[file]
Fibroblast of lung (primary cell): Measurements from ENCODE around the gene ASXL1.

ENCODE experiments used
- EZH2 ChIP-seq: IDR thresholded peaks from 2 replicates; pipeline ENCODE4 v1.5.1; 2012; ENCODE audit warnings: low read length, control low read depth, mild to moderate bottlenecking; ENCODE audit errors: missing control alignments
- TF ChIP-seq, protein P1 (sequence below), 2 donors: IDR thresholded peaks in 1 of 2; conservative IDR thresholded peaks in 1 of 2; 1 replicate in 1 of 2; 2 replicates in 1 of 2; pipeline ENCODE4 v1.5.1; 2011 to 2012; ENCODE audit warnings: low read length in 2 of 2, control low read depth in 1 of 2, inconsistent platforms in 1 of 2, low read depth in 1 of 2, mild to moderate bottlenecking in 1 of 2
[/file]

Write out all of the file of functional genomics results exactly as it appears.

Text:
Fibroblast of lung (primary cell): Measurements from ENCODE around the gene ASXL1.

ENCODE experiments used
- EZH2 ChIP-seq: IDR thresholded peaks from 2 replicates; pipeline ENCODE4 v1.5.1; 2012; ENCODE audit warnings: low read length, control low read depth, mild to moderate bottlenecking; ENCODE audit errors: missing control alignments
- TF ChIP-seq, protein P1 (sequence below), 2 donors: IDR thresholded peaks in 1 of 2; conservative IDR thresholded peaks in 1 of 2; 1 replicate in 1 of 2; 2 replicates in 1 of 2; pipeline ENCODE4 v1.5.1; 2011 to 2012; ENCODE audit warnings: low read length in 2 of 2, control low read depth in 1 of 2, inconsistent platforms in 1 of 2, low read depth in 1 of 2, mild to moderate bottlenecking in 1 of 2